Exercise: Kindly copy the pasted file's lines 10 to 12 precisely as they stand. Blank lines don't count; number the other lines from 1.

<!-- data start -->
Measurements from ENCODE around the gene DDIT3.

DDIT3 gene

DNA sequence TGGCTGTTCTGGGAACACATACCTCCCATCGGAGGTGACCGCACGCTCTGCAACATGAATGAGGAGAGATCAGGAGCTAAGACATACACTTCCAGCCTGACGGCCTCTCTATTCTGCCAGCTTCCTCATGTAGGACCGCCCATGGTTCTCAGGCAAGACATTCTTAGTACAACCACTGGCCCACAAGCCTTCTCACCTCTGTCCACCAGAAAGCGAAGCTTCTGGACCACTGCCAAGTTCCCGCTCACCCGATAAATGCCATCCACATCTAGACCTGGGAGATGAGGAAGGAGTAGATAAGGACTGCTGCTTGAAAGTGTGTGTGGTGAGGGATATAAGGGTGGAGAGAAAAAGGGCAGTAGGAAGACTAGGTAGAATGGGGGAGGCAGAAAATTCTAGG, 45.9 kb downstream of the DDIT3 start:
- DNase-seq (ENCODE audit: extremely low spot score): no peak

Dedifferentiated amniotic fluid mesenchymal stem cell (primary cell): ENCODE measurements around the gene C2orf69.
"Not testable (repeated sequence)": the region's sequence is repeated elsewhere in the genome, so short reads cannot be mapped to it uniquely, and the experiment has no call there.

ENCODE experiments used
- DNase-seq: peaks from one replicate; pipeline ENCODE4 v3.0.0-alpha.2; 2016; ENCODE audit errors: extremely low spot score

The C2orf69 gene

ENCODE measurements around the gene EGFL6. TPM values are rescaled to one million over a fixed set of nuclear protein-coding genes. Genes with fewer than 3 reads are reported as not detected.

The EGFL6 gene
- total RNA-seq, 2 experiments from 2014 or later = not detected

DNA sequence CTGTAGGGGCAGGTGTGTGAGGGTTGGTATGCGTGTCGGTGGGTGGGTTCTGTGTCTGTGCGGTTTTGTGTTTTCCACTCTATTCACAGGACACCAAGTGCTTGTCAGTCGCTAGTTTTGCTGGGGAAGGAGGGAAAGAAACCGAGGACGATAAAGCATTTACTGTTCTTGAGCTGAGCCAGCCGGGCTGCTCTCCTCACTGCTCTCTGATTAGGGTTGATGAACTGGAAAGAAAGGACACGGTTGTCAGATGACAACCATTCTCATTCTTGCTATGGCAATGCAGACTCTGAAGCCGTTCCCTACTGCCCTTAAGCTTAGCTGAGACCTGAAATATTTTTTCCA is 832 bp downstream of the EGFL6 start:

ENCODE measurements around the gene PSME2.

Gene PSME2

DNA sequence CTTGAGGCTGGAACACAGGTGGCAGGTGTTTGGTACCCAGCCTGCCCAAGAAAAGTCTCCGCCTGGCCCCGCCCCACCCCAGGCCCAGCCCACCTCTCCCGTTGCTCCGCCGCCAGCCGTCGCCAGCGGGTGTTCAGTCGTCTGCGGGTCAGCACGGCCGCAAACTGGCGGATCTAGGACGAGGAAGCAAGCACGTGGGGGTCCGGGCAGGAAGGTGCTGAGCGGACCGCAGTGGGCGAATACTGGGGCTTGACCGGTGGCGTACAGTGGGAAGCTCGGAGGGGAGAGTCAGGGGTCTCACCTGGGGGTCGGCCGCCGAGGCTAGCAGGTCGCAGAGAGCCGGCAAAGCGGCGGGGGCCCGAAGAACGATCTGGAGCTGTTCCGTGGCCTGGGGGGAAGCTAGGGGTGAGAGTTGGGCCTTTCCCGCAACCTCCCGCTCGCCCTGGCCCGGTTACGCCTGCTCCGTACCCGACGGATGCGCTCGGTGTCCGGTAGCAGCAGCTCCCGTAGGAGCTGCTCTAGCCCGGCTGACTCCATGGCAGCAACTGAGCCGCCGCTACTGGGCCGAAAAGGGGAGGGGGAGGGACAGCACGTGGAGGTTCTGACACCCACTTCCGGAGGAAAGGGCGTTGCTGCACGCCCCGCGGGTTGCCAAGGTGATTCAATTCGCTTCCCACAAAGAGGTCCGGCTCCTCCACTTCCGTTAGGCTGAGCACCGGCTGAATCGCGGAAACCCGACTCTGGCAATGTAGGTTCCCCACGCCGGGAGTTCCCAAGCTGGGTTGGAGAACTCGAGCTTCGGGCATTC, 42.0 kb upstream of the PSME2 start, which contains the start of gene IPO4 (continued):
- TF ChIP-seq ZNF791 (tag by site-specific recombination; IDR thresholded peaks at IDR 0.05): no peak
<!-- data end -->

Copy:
ENCODE measurements around the gene EGFL6. TPM values are rescaled to one million over a fixed set of nuclear protein-coding genes. Genes with fewer than 3 reads are reported as not detected.

The EGFL6 gene
- total RNA-seq, 2 experiments from 2014 or later = not detected